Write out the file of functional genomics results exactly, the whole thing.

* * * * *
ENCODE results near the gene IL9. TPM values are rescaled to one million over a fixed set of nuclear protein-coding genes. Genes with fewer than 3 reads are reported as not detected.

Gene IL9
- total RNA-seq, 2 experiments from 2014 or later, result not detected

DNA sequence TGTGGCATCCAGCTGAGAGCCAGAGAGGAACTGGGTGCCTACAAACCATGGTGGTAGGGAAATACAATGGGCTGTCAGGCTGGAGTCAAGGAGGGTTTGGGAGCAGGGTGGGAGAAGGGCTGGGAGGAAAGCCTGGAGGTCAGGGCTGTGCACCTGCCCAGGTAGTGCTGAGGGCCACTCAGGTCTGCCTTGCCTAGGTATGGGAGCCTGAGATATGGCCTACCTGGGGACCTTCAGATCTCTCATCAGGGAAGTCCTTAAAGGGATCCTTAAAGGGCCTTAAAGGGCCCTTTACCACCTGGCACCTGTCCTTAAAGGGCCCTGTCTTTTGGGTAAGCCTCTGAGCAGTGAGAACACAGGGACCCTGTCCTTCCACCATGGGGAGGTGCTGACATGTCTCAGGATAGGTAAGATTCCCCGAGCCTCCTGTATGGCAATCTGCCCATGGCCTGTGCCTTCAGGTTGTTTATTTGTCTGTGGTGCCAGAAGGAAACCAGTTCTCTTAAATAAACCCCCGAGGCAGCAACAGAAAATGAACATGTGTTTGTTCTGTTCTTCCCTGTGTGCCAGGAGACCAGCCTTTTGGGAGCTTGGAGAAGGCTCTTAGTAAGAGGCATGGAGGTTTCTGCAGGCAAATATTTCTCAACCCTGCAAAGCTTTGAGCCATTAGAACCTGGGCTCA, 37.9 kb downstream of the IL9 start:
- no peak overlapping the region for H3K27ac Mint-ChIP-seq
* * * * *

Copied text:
ENCODE results near the gene IL9. TPM values are rescaled to one million over a fixed set of nuclear protein-coding genes. Genes with fewer than 3 reads are reported as not detected.

Gene IL9
- total RNA-seq, 2 experiments from 2014 or later, result not detected

DNA sequence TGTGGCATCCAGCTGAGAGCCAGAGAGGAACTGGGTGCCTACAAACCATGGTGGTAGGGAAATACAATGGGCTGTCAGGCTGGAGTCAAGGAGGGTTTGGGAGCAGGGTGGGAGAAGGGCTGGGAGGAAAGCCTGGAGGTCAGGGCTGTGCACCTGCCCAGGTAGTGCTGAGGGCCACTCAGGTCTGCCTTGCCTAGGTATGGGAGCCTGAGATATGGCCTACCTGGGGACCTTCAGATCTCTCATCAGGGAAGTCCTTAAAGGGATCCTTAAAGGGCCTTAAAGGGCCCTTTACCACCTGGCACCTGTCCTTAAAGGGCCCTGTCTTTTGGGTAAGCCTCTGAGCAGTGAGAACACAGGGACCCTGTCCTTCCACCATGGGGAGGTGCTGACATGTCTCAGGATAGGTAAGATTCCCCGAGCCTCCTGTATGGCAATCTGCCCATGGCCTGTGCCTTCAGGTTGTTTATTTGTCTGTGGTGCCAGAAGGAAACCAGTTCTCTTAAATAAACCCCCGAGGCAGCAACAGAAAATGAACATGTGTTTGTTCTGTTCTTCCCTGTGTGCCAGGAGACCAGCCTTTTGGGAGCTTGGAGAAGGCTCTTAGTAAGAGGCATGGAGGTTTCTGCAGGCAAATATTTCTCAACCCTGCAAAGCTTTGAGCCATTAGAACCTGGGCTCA, 37.9 kb downstream of the IL9 start:
- no peak overlapping the region for H3K27ac Mint-ChIP-seq